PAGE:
An Interview with Simone Beissel
The Luxembourgish constitution has its origins in the 19th century. Why is a constitution still important in the 21stcentury?
SB: A constitution is important for every parliamentary democracy because it determines the entire organisation and workings of a state, its institutions, the principles of the rule of law and mainly the protection of the citizens.
1868, 2009, 2015, 2019 – the constitution has been adapted over time. A new amendment has been in the workings for the past 10 years. How far has the work progressed at this point?
SB: It really is a long time. Since 1868, so this means 152 years. I was surprised myself, so far there have been at least 27 constitutional amendments. The risk with multiple changes is that at some point a text might lose its coherence. In 2005 there were first thoughts about making adjustments. In 2009 the decision was made to review the constitution in its entirety. Unfortunately, the project was overturned after the election in 2018, and we had to reconvene. We have been working on it ever since. We are 4 members of parliament reporting on the dossier. Each has been assigned their chapters of the constitution to work on. The chapters on the justice system, the state, the Grand Duke, Government, the general organization, and the transitional dispositions have already been deposited. We are currently working on the chapter about parliament and I work on the chapter about the fundamental rights and civil rights. We hope that all propositions will be finalized come spring.
Which are the main concepts and focal points of this reform?
SB: The main goal is to adapt the constitution to the political and social realities of a 21st century. There is now a dedicated chapter outlining and defining the Grand Duke’s attributions and his statute. Currently several functions which are already being performed by the Government, are mentioned in the constitution as being executed “in the name of the Grand Duke”. The Government is now reinforced on these points. Chambers are also reinforced in their control function. The justice system’s sovereignty is enhanced by including the independence of the ‘Juridiction assise’ in the constitution and we aim for a modernisation of the system by creating a National Council of Justice. Finally, the texts about human rights are also adapted.
The chapter on fundamental and civil rights is in your hands. Which aspects are most important to you?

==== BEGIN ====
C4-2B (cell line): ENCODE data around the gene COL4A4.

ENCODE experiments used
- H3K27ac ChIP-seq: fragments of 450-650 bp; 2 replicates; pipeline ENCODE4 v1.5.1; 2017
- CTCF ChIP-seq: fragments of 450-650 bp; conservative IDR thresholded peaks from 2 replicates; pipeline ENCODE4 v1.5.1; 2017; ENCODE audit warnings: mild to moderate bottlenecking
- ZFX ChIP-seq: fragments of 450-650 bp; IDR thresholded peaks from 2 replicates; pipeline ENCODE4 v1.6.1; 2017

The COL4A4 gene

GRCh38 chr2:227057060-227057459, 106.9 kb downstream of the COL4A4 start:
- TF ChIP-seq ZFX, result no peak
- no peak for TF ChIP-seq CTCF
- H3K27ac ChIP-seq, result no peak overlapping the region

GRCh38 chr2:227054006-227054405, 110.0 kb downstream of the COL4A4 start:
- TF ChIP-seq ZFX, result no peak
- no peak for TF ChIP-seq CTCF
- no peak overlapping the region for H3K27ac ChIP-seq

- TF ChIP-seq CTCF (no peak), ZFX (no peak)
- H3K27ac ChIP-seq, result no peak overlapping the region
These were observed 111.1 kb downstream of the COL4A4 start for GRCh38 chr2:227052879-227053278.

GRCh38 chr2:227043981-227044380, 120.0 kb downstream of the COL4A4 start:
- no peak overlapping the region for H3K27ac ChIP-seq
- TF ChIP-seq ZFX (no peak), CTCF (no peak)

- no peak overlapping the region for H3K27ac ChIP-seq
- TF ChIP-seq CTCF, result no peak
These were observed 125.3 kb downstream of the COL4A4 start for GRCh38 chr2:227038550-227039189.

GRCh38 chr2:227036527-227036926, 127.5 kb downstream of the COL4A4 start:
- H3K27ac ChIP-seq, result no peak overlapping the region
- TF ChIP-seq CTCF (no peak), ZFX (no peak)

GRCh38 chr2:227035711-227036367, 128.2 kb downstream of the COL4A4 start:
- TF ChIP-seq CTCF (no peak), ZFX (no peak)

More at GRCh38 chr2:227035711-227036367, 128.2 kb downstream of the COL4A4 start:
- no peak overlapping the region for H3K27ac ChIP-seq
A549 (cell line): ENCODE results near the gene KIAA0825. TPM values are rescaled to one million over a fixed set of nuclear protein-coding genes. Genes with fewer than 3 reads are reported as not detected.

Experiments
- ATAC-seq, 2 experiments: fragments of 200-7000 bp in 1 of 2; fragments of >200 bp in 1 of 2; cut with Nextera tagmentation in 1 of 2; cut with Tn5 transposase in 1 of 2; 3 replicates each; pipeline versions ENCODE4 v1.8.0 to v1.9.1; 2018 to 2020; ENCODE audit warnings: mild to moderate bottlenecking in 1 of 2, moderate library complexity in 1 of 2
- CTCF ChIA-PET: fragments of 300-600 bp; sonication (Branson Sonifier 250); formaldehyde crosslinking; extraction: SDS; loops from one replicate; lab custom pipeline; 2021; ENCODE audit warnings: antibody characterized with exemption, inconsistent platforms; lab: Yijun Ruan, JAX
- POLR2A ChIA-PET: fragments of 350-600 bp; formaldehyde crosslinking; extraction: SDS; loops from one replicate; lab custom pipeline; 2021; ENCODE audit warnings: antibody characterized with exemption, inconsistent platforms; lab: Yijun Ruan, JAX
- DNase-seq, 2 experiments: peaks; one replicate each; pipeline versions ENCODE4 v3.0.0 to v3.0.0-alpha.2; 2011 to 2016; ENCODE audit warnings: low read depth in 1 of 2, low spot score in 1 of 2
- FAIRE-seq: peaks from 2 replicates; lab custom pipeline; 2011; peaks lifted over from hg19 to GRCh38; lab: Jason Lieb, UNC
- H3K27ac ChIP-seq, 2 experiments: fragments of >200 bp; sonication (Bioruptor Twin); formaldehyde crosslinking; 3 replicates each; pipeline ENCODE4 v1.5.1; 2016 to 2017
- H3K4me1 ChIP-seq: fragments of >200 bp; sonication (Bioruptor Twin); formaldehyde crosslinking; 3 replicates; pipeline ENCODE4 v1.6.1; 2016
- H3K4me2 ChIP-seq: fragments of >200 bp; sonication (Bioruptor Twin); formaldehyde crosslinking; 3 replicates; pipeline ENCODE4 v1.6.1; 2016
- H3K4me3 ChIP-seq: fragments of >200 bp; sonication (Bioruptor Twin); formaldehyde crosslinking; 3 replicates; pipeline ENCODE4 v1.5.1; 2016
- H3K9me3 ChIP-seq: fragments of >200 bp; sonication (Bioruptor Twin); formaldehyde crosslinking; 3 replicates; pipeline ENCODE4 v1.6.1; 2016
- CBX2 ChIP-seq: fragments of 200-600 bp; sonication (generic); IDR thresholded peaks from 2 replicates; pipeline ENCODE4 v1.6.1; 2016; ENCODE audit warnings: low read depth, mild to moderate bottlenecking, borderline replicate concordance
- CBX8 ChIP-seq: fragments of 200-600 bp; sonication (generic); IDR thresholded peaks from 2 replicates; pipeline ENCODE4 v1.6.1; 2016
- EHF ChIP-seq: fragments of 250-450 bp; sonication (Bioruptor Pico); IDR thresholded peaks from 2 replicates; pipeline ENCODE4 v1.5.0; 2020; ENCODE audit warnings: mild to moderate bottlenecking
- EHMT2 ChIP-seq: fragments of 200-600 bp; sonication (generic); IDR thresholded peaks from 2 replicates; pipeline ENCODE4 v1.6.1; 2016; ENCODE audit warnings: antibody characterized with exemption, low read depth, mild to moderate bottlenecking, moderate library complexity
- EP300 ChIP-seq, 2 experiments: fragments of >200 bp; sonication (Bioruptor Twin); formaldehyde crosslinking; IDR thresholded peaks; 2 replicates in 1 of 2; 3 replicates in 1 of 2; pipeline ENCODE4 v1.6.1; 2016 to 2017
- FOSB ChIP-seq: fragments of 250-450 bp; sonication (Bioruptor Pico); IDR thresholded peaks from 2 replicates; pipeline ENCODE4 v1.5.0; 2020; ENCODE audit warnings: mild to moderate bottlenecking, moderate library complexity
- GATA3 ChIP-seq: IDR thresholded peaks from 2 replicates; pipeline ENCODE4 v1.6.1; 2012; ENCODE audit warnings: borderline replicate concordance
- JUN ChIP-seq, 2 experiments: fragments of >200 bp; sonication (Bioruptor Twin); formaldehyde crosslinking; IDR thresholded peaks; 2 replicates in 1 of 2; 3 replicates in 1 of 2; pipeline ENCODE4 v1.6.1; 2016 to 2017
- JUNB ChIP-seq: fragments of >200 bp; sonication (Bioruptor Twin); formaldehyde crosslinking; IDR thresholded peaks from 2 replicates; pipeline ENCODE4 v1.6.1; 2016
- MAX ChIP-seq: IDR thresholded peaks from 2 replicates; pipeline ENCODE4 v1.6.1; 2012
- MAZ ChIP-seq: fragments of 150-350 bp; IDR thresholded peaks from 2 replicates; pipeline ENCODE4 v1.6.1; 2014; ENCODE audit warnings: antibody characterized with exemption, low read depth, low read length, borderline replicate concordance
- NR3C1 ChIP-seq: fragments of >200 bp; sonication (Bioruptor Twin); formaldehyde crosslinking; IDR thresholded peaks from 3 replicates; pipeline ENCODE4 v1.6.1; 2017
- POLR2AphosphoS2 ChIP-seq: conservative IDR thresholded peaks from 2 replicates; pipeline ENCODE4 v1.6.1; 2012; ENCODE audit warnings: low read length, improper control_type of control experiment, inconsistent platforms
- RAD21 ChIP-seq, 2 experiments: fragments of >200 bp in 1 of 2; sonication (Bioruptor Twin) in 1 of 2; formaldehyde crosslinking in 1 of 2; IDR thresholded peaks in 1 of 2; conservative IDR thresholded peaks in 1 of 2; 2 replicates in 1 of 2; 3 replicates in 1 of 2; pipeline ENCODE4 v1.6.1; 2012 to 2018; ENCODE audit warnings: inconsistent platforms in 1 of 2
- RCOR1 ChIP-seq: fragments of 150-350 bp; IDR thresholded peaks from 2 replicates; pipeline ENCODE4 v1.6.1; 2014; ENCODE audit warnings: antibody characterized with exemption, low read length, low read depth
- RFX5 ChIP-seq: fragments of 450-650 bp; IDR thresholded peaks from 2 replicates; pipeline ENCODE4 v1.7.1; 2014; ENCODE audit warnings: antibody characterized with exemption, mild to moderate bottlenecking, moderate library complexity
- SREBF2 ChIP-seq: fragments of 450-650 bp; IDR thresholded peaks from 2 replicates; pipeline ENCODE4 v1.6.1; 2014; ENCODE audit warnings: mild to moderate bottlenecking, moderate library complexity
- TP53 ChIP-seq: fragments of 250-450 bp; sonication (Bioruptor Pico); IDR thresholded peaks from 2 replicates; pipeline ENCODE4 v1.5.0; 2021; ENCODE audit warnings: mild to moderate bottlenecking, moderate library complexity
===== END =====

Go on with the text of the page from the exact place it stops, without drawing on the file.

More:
SB: There were 22 fundamental rights until now. In 2001 the European Union established its Charter of Fundamental Rights which I had the privilege to assist working on. The European Social Charter was also adopted. Many rights were added. Children’s rights for example, the right of scientific research or also animal protection were never im-bedded in our constitution. Yet they have an important significance in our society and therefore need to also be re-flected in the text. We work on the constitution for the citizens. As such, it is important that their protection along with well-organised institutions are reconciled in an appropriate way. I really want my part to be intelligible so that everyone can understand it.
Over the past months there was a lot of discussion, certainly also in conjunction with the creation of the ‘Maison du Grand-Duc’. Does the monarchy still have its place in a modern constitution?
SB: I believe that the constitutional monarchy is a fitting model for Luxembourg. Our monarchy grew historically over time and Grand-Duchess Charlotte, same as Grand Duke Jean were symbols of Luxembourg’s unity and freedom. During state visits it is also obvious that a Grand Duke is treated differently than a president for example. Generally, these visits proceed very well, we receive many invitations and other countries’ representatives also like coming to Luxembourg. The role of the Grand Duke becomes increasingly representative, but he remains part of the executive and he is extremely disciplined. One should also not forget; the people of Luxembourg are very traditional at heart. Especially the older generations have, over the years, always been loyal to the monarchy.